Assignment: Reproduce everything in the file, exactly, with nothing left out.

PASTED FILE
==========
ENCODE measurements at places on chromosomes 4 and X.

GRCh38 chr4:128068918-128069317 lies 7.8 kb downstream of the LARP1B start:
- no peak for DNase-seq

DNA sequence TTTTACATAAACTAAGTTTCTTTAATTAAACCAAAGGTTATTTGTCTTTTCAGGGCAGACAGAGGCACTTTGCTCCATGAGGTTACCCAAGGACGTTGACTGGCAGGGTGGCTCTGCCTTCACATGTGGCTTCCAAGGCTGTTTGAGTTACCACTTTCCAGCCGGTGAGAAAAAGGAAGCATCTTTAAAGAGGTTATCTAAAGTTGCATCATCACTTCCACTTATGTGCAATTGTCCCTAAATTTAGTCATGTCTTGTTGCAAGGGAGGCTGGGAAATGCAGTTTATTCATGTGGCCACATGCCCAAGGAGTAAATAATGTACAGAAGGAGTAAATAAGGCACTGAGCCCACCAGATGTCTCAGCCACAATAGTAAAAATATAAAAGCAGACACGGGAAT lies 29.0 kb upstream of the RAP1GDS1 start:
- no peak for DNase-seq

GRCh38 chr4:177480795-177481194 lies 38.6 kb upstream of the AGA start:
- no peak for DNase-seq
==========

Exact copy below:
ENCODE measurements at places on chromosomes 4 and X.

GRCh38 chr4:128068918-128069317 lies 7.8 kb downstream of the LARP1B start:
- no peak for DNase-seq

DNA sequence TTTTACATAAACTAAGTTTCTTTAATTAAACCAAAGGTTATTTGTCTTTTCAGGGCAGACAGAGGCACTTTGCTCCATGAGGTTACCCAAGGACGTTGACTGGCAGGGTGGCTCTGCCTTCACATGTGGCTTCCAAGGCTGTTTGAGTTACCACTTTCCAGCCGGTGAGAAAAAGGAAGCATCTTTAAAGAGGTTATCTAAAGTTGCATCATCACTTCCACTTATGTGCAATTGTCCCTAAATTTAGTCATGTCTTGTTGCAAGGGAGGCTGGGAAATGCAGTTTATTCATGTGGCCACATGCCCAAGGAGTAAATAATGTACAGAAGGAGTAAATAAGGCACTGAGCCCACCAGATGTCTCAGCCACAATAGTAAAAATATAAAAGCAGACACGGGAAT lies 29.0 kb upstream of the RAP1GDS1 start:
- no peak for DNase-seq

GRCh38 chr4:177480795-177481194 lies 38.6 kb upstream of the AGA start:
- no peak for DNase-seq